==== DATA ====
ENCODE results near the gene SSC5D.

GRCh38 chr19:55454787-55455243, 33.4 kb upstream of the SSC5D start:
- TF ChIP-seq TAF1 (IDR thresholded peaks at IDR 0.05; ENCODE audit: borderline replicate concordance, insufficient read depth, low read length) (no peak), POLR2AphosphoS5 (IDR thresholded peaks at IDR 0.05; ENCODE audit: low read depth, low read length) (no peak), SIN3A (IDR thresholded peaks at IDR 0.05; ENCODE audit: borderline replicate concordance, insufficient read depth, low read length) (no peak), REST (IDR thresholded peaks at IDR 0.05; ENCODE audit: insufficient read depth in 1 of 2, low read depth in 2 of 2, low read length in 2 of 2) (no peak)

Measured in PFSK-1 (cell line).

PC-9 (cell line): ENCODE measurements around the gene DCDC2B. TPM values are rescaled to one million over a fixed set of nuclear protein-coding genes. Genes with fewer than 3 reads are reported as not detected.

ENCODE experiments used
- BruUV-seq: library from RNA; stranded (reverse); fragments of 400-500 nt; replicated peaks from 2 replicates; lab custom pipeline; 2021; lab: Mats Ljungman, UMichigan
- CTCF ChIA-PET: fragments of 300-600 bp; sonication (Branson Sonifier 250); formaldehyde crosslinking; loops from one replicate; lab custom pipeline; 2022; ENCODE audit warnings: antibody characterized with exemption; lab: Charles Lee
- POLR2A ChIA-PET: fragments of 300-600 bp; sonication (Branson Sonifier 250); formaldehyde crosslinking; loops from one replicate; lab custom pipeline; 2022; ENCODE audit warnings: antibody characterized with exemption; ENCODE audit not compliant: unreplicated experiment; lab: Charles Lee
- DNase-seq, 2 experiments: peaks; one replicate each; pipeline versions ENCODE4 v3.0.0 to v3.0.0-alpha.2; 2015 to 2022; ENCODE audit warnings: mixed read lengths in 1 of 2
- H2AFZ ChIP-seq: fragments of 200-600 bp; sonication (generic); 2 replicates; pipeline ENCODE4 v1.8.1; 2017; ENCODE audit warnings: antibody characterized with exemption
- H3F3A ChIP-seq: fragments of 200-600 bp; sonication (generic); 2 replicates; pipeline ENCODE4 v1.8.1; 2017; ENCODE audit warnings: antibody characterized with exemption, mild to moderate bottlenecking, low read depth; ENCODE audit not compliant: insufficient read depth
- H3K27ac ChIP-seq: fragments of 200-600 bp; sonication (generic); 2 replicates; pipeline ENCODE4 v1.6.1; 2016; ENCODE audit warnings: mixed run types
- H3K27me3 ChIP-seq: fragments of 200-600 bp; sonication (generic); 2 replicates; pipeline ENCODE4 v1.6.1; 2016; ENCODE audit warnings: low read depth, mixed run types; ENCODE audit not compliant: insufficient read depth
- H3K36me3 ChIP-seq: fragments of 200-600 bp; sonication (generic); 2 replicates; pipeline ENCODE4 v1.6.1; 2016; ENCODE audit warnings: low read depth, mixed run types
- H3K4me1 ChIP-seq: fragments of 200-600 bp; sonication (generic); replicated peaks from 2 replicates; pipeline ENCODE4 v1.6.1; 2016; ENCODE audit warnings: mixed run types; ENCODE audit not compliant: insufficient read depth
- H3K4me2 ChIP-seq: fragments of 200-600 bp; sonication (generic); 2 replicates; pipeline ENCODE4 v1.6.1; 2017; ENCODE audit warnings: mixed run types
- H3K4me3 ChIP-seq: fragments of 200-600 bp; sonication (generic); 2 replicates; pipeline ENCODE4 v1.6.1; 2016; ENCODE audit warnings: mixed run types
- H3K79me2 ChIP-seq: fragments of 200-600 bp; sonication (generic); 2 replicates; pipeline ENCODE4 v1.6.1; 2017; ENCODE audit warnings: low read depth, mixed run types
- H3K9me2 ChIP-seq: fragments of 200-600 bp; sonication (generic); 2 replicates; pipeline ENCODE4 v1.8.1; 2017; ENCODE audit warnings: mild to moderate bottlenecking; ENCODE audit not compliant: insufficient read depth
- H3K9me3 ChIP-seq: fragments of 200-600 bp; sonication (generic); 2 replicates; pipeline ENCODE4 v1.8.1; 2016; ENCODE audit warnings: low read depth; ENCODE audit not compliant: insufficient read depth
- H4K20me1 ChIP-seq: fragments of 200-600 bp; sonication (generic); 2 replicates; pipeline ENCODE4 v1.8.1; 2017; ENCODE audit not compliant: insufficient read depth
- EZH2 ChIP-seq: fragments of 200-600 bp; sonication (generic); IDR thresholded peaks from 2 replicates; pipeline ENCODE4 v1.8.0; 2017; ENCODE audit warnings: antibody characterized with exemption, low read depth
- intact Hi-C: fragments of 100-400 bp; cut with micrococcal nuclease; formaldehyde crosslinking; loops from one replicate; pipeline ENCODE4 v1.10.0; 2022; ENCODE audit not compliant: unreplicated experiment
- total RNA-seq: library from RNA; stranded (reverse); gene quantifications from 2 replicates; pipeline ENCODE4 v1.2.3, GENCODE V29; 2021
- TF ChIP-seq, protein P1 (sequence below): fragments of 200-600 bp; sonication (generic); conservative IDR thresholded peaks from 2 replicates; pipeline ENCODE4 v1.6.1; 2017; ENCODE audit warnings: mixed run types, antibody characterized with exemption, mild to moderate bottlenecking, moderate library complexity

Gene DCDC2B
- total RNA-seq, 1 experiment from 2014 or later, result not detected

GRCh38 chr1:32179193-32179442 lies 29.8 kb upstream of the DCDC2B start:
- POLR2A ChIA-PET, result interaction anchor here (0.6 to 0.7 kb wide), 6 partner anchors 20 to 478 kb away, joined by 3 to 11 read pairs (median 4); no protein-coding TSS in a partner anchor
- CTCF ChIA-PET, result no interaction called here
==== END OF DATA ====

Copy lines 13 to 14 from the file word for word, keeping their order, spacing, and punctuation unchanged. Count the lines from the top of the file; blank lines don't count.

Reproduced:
- H3K27ac ChIP-seq: fragments of 200-600 bp; sonication (generic); 2 replicates; pipeline ENCODE4 v1.6.1; 2016; ENCODE audit warnings: mixed run types
- H3K27me3 ChIP-seq: fragments of 200-600 bp; sonication (generic); 2 replicates; pipeline ENCODE4 v1.6.1; 2016; ENCODE audit warnings: low read depth, mixed run types; ENCODE audit not compliant: insufficient read depth